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Nice House You Have Here…

February 19, 2013

My lovely wife pointed this out to me last night, but I was too wiped to write about it.  Ed Morrissey picked it up this morning.

“They always say, we’ll never go house to house to take your guns away. But then you see this, and you have to wonder.”

That’s no gun-rights absolutist talking, but Lance Palmer, a Seattle trial lawyer and self-described liberal who brought the troubling Senate Bill 5737 to my attention. It’s the long-awaited assault-weapons ban, introduced last week by three Seattle Democrats.

But then, with respect to the thousands of weapons like that already owned by Washington residents, the bill says this:

“In order to continue to possess an assault weapon that was legally possessed on the effective date of this section, the person possessing shall … safely and securely store the assault weapon. The sheriff of the county may, no more than once per year, conduct an inspection to ensure compliance with this subsection.”

In other words, come into homes without a warrant to poke around. Failure to comply could get you up to a year in jail.

What’s the easiest way to turn any law-abiding citizen into a criminal?  Treat them like one from the start.  This is an eight-page bill, so it’s not like the plebs who work for the various legislators didn’t have time to read this.  It’s that nobody thought that this was a bad plan until normal people actually read it.  The defense stated in the article was that this bill likely wasn’t going to pass anyway, so it was put in for “guidance” in future efforts.  Um…

Ed Morrissey:

A mistake is a typo or forgetting to insert or remove a key word in legislation; that happens from time to time, with embarrassing but not usually substantial consequences.  This was obviously a deliberate part of the bill, intended to intimidate gun owners into giving up the exercise of their rights, again with the meaningless rubric of “assault weapons.”

Look, I understand that this is an emotional issue, and that there’s no easy answer.  This is another one of those subjects that you only bring up if you plan to get into an argument, and usually one where you don’t plan to have friends.  At least, that’s the way it is here in the Northwest.  So when I see an “honest mistake” appear in legislation, this is really just someone with an opinion AND a platform who can pick on those who disagree.

I’m guessing that there will be a point where one of these accidental language efforts slips into law and then has to work through the court system.  While that happens, plenty of people will be disenfranchised of a basic right, and that bothers me.  But heck it’s not like it’s really going to put people in danger, right?

6 Comments leave one →
  1. JWoods permalink
    February 21, 2013 9:22 am

    Suggestion, since the police and Sheriffs will not go anywhere near this. Send the said Democrats door to door., to ensure compliance of their bill. They wrote it , let them implement it. It will take about 4 hours for these slow learners to figure out, maybe this isn’t such a good idea.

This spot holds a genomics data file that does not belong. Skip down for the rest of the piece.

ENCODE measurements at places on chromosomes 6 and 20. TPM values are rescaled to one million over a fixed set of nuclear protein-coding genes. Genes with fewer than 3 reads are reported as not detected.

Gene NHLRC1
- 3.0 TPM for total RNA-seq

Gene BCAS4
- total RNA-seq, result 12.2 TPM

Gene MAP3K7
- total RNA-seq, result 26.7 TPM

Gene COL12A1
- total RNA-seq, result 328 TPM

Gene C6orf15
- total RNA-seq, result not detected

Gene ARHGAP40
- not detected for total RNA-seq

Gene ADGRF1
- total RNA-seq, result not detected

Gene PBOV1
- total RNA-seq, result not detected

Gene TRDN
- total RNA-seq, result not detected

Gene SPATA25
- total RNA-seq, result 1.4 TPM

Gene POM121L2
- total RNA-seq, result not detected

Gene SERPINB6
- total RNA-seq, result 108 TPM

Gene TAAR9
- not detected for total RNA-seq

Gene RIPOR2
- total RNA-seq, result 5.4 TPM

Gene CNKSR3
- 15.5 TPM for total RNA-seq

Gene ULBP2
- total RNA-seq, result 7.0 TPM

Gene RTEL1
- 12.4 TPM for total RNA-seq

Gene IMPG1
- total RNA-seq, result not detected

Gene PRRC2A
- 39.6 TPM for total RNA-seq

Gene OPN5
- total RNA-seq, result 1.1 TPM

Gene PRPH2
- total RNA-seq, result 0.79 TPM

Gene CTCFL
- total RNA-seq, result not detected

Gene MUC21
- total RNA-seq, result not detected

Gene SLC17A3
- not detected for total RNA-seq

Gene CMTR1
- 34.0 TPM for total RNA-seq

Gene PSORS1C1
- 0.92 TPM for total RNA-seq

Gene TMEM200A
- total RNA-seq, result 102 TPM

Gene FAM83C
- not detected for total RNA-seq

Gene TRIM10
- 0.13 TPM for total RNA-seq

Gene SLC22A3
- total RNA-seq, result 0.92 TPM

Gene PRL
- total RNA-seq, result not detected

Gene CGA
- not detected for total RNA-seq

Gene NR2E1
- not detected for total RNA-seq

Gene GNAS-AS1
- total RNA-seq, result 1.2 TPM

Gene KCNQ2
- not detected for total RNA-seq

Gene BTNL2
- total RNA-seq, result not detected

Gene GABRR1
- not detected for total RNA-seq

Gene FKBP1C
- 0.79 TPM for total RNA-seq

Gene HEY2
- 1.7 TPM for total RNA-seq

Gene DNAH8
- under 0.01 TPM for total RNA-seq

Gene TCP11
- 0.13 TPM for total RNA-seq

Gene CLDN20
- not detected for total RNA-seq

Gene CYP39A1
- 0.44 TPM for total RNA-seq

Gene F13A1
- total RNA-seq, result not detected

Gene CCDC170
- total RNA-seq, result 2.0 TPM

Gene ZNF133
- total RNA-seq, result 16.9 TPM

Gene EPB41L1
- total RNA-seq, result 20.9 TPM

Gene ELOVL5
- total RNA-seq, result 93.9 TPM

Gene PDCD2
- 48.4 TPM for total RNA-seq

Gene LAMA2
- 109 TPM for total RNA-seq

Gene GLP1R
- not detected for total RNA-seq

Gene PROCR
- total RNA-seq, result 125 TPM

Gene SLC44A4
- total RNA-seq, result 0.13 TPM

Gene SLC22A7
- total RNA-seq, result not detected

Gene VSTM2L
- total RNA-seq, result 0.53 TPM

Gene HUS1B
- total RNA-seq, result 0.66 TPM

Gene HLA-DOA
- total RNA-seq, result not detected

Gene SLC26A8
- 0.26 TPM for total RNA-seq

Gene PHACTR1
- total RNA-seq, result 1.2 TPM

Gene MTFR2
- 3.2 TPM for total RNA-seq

• February 21, 2013 1:08 pm

      I’m not positive that the law-enforcement community is wholly opposed to warrantless searches of households.

      That said, I have to go find the link about the guy who tried to take on the motorcycle rally and ended up duct-taped to a tree…

      Updated: I started with Snopes and found that the story was false… oh, well, it’s still a funny one.

  2. February 20, 2013 2:40 pm

    agreed. it’s hard to expect they’ll not use this little nugget of power until it’s stripped from them by a court, given the myriad examples of gov’ts big and small abusing power by criminalizing front yard gardens, terrorizing 3 year olds in wheelchairs, shutting down potlucks and co-op dinners, suspending kids for imaginary/toy gun play, oh can’t the list go on and on?

    • February 20, 2013 6:18 pm

      And yet when I make a gun joke at work they don’t send me home. I must not have the right type of liberal bosses.

  3. February 19, 2013 9:25 am

    I’m guessing that there will be a point where one of these accidental language efforts slips into law and then has to work through the court system.

    Hmmm, kind of like the recent New York law re: magazine capacity, that forgot to exempt law enforcement because they were in such a hurry to pass the law, many didn’t read it.

    • February 19, 2013 5:38 pm

      Lynn and I were talking in the cube farm, and I made the point that most of these “accidental” things show the bias of the writer. I have to believe that, in the case of the NY law, the people writing the bill just couldn’t imagine why anyone would need more than seven shots. Probably because that was one more than they heard cowboys had.

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